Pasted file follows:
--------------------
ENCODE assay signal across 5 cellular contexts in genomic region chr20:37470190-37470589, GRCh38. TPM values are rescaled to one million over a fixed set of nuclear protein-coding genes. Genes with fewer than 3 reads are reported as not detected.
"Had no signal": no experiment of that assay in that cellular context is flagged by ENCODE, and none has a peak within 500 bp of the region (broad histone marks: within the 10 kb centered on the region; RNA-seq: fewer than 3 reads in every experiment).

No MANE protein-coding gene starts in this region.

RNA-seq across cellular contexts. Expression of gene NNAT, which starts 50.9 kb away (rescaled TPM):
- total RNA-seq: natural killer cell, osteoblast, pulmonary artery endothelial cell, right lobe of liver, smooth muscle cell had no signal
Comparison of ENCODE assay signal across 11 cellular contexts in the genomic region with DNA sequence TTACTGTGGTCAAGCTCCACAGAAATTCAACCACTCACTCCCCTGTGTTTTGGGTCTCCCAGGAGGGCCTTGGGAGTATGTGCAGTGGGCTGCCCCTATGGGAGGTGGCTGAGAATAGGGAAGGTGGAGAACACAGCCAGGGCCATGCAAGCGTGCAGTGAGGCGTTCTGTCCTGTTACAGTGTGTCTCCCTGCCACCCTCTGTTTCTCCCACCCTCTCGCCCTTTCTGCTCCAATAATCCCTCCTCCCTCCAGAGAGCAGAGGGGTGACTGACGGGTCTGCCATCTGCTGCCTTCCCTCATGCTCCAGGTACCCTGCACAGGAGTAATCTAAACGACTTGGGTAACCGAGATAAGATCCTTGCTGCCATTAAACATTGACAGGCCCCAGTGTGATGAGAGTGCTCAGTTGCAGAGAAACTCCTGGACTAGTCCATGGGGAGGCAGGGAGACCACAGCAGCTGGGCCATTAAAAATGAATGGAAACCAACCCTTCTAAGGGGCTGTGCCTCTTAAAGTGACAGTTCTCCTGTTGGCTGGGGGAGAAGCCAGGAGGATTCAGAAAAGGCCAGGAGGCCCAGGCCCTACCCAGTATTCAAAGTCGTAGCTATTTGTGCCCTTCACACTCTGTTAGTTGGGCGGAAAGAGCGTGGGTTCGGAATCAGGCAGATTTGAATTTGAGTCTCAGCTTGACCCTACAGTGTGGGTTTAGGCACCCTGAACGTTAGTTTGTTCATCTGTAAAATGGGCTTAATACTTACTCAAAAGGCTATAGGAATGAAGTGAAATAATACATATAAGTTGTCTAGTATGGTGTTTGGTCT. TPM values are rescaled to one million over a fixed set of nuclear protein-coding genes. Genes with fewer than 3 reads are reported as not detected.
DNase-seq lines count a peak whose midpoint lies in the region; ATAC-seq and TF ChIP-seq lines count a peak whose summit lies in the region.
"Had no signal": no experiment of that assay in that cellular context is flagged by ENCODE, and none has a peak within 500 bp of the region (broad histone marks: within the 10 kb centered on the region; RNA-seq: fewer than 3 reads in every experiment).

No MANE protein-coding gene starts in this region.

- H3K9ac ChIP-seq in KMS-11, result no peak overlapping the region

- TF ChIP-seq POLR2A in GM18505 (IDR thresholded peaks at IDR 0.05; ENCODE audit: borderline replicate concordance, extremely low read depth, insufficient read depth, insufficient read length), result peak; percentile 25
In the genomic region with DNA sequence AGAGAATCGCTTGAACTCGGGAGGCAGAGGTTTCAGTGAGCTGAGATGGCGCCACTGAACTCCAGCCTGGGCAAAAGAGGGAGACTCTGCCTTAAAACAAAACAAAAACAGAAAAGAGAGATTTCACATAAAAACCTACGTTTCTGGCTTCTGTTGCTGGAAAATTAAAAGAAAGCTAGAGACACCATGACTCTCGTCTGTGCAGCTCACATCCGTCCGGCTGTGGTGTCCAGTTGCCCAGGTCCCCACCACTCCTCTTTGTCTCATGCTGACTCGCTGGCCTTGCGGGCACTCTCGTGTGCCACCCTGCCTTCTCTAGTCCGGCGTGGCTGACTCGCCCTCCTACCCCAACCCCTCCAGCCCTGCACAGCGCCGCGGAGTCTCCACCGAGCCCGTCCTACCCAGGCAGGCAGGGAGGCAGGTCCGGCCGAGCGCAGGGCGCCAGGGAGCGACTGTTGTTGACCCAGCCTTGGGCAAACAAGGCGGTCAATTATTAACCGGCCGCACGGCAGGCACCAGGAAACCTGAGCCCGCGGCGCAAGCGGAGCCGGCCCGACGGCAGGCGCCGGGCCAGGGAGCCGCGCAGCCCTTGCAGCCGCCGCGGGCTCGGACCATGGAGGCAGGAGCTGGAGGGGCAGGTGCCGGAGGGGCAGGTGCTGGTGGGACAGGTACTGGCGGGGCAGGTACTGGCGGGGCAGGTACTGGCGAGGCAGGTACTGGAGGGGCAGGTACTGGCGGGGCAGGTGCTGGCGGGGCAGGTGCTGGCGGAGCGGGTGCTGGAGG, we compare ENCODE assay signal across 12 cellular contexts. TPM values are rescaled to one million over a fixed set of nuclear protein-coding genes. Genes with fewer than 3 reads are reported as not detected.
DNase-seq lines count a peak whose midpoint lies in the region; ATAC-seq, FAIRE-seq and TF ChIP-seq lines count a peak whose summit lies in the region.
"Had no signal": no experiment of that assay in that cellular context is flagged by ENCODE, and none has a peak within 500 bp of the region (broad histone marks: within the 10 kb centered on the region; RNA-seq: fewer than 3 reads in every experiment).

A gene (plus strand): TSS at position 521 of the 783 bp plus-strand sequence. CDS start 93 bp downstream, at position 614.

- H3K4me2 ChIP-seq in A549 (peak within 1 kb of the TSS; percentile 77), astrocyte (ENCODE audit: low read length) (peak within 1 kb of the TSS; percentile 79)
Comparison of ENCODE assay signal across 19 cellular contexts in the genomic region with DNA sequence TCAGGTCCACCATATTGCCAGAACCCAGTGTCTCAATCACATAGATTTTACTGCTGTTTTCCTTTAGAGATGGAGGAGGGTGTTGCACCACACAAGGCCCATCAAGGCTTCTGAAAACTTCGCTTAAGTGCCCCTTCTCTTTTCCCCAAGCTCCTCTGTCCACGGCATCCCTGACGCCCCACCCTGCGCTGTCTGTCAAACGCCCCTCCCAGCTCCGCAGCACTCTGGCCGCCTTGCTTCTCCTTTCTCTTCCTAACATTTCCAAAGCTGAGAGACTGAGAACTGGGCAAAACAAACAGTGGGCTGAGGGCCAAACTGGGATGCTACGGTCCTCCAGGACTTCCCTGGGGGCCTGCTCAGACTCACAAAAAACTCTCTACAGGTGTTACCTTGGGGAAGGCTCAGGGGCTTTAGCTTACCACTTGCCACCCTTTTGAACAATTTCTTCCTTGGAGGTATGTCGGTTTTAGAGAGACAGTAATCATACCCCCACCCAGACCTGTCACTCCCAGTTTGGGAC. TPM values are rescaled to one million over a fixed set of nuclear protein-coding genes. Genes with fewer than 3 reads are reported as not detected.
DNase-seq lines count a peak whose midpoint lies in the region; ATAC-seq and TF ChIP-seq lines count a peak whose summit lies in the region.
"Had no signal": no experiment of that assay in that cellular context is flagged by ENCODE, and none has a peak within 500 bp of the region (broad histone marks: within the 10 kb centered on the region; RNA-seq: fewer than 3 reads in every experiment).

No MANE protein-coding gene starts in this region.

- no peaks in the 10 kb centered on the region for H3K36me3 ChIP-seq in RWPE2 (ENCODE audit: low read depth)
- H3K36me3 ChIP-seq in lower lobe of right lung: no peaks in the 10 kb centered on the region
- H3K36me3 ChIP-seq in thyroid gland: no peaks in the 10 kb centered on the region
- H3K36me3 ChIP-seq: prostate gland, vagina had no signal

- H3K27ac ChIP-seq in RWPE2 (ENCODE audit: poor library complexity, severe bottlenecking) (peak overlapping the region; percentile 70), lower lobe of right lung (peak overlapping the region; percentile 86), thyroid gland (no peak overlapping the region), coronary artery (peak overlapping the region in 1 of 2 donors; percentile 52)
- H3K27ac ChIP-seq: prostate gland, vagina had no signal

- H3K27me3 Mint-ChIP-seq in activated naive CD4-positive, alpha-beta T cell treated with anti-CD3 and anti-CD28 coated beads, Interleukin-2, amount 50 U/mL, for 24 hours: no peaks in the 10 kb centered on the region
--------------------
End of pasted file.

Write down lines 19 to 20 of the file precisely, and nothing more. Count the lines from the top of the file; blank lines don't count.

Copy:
"Had no signal": no experiment of that assay in that cellular context is flagged by ENCODE, and none has a peak within 500 bp of the region (broad histone marks: within the 10 kb centered on the region; RNA-seq: fewer than 3 reads in every experiment).

No MANE protein-coding gene starts in this region.